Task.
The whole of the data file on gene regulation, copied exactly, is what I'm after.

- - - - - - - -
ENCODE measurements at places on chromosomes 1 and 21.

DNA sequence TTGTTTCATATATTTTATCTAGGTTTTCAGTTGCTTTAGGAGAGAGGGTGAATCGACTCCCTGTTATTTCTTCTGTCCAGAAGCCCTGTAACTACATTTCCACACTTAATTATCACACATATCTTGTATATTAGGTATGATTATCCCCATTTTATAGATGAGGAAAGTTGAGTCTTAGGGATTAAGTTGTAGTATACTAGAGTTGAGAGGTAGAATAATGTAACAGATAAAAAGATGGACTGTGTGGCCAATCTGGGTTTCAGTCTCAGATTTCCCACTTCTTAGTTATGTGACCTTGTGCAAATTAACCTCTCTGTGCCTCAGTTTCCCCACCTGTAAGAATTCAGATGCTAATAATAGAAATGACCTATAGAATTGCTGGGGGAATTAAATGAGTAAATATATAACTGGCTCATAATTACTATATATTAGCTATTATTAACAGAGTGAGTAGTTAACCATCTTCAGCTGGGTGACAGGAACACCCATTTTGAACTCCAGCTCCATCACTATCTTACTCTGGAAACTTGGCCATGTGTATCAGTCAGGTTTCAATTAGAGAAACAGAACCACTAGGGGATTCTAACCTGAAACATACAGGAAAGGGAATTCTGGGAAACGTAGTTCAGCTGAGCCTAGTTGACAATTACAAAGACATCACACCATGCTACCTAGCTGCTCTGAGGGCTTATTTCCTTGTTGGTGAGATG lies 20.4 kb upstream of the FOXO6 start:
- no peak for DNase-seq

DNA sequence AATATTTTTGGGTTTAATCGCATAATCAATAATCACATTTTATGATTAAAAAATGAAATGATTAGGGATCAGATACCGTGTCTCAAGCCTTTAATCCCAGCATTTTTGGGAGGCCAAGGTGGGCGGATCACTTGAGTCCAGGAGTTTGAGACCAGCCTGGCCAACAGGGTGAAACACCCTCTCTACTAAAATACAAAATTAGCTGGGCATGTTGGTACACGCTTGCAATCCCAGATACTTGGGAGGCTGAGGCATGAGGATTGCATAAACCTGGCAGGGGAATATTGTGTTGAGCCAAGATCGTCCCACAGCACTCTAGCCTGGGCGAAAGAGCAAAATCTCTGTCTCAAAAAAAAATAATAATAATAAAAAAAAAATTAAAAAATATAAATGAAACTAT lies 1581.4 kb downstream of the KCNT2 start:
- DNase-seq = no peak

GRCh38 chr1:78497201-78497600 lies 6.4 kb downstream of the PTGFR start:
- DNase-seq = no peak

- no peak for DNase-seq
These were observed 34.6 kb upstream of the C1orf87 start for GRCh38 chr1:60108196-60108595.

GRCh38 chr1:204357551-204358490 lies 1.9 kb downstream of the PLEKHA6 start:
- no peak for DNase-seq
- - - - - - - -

ENCODE measurements at places on chromosomes 1 and 21.

DNA sequence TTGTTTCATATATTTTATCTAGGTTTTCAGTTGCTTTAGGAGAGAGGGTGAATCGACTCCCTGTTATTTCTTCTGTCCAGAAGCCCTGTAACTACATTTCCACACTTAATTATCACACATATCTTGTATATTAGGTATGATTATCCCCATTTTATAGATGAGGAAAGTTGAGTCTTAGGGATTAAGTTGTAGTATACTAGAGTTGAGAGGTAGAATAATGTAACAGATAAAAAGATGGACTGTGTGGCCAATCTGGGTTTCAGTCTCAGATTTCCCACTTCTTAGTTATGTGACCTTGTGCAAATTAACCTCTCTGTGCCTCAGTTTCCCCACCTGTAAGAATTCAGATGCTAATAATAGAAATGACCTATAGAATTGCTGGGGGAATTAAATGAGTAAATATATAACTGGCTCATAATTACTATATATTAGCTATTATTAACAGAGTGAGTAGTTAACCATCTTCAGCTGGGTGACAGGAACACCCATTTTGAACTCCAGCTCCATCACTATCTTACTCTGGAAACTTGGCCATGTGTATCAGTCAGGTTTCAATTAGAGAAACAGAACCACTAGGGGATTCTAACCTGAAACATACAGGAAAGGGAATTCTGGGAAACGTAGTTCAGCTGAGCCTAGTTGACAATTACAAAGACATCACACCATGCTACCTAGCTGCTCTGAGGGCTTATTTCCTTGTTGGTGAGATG lies 20.4 kb upstream of the FOXO6 start:
- no peak for DNase-seq

DNA sequence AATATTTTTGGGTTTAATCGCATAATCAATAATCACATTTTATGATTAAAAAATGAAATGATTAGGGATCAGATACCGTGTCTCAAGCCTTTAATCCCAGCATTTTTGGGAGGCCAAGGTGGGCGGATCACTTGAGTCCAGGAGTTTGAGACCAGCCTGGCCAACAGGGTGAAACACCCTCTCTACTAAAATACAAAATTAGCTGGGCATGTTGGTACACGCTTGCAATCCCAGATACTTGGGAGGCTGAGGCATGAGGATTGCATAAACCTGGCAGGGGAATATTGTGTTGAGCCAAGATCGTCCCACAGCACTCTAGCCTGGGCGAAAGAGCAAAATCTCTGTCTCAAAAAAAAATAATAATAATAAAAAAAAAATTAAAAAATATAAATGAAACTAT lies 1581.4 kb downstream of the KCNT2 start:
- DNase-seq = no peak

GRCh38 chr1:78497201-78497600 lies 6.4 kb downstream of the PTGFR start:
- DNase-seq = no peak

- no peak for DNase-seq
These were observed 34.6 kb upstream of the C1orf87 start for GRCh38 chr1:60108196-60108595.

GRCh38 chr1:204357551-204358490 lies 1.9 kb downstream of the PLEKHA6 start:
- no peak for DNase-seq